IPTV is a method of delivering video using an IP network (as an alternative to cable or satellite, but increasingly in conjunction to these systems). IPTV utilizes a closed, tightly-managed network (a “walled garden”), operated by a telecom provider, often as part of a “triple-play” bundled package (TV, Internet, and voice) [SJO200801].
Internet television (also known as Internet TV, and/or Online TV) A television service distributed via the Internet, as exemplified by services such as Hulu (for U.S. content) and BBC iPlayer (for U.K content). The content is typically commercially produced TV material, but the “transmission/distribution” channel is the Internet; the transmission/distribution’ also includes network-resident storage (supported by video servers).
Linear TV A television service in which a continuous stream flows in real time from the service provider to the terminal device and where the user cannot control the temporal order in which contents are viewed. Typically found in Broadcast TV environments.
Nontraditional TV (NTTV) New viewer approaches include (but not limited to) the following: watching entertainment/news using the Internet (such as a TV show, a movie, or a short clip); watching a multicast (rather than broadcast) entertainment/news program; watching a Video On Demand (VoD) program (such as a movie or pay-per-view event); watching time-shifted TV (TSTV); watching entertainment/news with a mobile smartphone, a PDA (personal digital assistant), a videogame console, a tablet, or a device in a car or boat; and/or watching user-generated content, particularly utilizing social networks.
Over-The-Top (OTT) streaming devices (Also known as OTT set-tops) devices employed by viewers to watch shows or programs via multimedia and open public networks (particularly, the Internet). OTTs enable smart TVs, set-top boxes, PCs, tablets, smart phones, and game consoles to receive and process streaming video. Newer TV sets may have this functionality built in.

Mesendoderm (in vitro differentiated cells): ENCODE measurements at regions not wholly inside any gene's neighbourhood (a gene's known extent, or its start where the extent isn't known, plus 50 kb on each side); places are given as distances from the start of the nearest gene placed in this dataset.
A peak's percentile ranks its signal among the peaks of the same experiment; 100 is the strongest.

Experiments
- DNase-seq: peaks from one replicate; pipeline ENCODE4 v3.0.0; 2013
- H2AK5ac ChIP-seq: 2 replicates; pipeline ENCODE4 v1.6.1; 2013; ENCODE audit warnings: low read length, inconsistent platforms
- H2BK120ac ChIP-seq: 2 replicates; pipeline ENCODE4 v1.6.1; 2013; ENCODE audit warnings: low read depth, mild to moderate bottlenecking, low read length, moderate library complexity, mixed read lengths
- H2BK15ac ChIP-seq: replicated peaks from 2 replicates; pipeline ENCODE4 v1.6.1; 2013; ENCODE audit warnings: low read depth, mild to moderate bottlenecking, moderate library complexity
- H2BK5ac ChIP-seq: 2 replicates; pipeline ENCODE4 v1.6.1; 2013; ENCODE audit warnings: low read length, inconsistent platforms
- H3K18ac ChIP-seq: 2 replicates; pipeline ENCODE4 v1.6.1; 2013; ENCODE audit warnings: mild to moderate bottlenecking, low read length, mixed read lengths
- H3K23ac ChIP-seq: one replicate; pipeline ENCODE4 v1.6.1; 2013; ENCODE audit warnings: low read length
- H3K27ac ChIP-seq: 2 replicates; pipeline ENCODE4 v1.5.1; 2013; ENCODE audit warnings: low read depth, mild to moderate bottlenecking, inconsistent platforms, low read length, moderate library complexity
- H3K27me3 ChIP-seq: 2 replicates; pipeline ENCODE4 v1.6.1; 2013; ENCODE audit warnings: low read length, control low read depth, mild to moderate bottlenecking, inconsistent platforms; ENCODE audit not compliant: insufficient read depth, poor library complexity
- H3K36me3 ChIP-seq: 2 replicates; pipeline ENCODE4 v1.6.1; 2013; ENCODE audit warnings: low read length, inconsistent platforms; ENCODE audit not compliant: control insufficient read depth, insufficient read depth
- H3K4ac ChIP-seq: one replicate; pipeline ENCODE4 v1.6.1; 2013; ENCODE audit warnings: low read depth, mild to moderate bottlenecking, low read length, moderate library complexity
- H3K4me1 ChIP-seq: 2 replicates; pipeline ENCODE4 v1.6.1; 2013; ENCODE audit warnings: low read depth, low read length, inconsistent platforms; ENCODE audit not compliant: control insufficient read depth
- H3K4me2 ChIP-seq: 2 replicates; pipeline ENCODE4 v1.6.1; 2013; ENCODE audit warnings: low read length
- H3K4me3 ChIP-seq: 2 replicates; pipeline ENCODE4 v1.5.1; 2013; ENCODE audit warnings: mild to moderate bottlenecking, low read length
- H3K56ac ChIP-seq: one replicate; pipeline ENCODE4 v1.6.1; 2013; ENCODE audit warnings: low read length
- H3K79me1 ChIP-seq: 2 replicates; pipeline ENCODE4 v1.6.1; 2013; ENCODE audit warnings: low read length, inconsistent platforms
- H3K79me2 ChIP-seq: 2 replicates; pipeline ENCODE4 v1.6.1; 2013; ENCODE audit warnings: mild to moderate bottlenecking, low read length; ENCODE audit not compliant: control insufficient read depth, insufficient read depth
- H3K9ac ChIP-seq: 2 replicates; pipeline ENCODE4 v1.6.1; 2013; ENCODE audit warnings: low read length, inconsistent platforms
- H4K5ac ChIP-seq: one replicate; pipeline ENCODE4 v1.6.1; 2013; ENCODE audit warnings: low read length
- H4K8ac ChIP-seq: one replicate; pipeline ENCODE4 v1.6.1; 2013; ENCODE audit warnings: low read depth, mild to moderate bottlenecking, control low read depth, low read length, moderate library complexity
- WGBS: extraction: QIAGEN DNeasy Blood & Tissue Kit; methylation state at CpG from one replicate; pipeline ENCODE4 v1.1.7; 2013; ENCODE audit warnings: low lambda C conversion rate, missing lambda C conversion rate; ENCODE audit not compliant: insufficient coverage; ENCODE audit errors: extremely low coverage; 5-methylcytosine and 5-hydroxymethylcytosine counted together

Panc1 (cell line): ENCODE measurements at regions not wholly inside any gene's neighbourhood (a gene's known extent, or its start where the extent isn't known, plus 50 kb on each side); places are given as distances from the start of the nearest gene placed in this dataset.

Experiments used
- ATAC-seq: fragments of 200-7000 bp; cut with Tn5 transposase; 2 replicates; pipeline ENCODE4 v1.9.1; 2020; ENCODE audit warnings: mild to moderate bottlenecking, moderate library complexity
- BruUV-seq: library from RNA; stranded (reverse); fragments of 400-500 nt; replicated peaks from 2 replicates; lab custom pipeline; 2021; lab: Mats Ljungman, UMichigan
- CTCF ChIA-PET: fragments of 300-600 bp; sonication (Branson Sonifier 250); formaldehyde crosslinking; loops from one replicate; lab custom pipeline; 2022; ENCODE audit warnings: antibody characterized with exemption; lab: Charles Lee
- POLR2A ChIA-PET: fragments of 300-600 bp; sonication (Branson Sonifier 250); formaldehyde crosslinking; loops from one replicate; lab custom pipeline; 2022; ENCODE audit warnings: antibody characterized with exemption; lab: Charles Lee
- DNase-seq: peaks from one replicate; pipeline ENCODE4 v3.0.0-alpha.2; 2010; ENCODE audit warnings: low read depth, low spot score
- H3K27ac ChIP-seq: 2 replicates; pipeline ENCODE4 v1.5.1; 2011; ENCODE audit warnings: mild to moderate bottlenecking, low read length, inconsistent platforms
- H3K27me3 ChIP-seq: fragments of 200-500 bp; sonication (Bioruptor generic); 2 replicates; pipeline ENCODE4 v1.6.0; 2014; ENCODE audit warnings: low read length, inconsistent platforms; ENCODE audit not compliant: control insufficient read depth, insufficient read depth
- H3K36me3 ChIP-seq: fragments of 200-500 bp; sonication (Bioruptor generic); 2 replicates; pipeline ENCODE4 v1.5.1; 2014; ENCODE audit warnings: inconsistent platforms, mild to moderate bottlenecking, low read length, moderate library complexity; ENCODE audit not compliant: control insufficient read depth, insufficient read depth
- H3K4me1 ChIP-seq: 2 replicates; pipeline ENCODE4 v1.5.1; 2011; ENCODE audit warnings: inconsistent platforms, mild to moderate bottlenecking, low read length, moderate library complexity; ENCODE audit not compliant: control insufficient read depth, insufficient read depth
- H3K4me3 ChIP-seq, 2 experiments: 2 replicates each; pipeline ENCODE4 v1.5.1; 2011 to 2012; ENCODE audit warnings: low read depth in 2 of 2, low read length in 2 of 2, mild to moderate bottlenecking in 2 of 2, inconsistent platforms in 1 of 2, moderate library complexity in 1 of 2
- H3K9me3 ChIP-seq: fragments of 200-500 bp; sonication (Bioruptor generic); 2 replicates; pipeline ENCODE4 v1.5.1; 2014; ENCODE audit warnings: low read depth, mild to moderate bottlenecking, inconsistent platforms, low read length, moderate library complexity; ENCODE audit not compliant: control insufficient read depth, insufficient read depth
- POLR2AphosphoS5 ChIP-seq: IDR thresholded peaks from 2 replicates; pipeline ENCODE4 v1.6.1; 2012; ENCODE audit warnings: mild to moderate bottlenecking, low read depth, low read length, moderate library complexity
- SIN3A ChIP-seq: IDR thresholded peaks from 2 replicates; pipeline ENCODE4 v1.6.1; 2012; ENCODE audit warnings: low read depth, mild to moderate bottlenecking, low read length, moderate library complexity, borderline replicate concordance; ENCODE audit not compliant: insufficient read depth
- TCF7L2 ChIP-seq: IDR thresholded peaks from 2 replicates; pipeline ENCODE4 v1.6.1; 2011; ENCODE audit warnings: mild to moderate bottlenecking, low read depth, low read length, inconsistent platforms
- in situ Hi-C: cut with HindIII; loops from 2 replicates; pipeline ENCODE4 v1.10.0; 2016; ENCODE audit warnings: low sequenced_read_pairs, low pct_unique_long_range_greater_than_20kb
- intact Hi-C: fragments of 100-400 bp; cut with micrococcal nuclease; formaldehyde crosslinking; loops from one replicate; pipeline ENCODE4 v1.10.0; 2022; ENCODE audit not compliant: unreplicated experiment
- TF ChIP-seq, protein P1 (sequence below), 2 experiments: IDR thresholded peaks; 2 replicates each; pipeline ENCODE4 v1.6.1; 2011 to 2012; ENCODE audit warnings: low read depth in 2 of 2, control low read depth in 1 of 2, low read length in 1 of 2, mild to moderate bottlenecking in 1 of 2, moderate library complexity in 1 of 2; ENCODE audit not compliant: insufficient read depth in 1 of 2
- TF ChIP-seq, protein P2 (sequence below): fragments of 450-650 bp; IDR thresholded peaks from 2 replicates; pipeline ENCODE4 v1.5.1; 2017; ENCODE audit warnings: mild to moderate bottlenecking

Package A collection of content components that in some combination (either all or a subset) together provide an end-user experience and are intended to be used together.
Pay Per View (PPV) A TV service where a particular program event (e.g., a yachting race) can be bought separately from any package or subscription. The transmission of the program event is made at the same time to everyone who has ordered it.
Personal mobility Capability to support mobility for those scenarios where the end-user changes the terminal device used for network access at different locations. The ability of a user to access telecommunication services (including video content) at any terminal on the basis of a personal identifier, and the capability of the network to provide those services delineated in the user’s service profile.
Retransmission broadcast service A service in which content is provided from various broadcasting environments, including, but not limited to, terrestrial, satellite, and cable, and retransmitted into IP network simultaneously or otherwise.
Time shifting A function that allows playback of content after its initial transmission.